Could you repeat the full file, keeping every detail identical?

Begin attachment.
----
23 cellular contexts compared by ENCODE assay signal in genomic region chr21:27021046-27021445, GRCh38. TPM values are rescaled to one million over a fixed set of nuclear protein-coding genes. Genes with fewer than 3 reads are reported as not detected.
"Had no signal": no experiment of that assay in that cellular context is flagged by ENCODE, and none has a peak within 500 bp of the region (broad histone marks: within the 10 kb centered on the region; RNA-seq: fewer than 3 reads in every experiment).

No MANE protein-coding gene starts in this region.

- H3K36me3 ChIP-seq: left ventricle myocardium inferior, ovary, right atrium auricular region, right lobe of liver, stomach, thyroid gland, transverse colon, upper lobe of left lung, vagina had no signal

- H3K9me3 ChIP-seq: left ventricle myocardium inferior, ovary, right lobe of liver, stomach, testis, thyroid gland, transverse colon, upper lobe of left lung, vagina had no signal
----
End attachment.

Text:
23 cellular contexts compared by ENCODE assay signal in genomic region chr21:27021046-27021445, GRCh38. TPM values are rescaled to one million over a fixed set of nuclear protein-coding genes. Genes with fewer than 3 reads are reported as not detected.
"Had no signal": no experiment of that assay in that cellular context is flagged by ENCODE, and none has a peak within 500 bp of the region (broad histone marks: within the 10 kb centered on the region; RNA-seq: fewer than 3 reads in every experiment).

No MANE protein-coding gene starts in this region.

- H3K36me3 ChIP-seq: left ventricle myocardium inferior, ovary, right atrium auricular region, right lobe of liver, stomach, thyroid gland, transverse colon, upper lobe of left lung, vagina had no signal

- H3K9me3 ChIP-seq: left ventricle myocardium inferior, ovary, right lobe of liver, stomach, testis, thyroid gland, transverse colon, upper lobe of left lung, vagina had no signal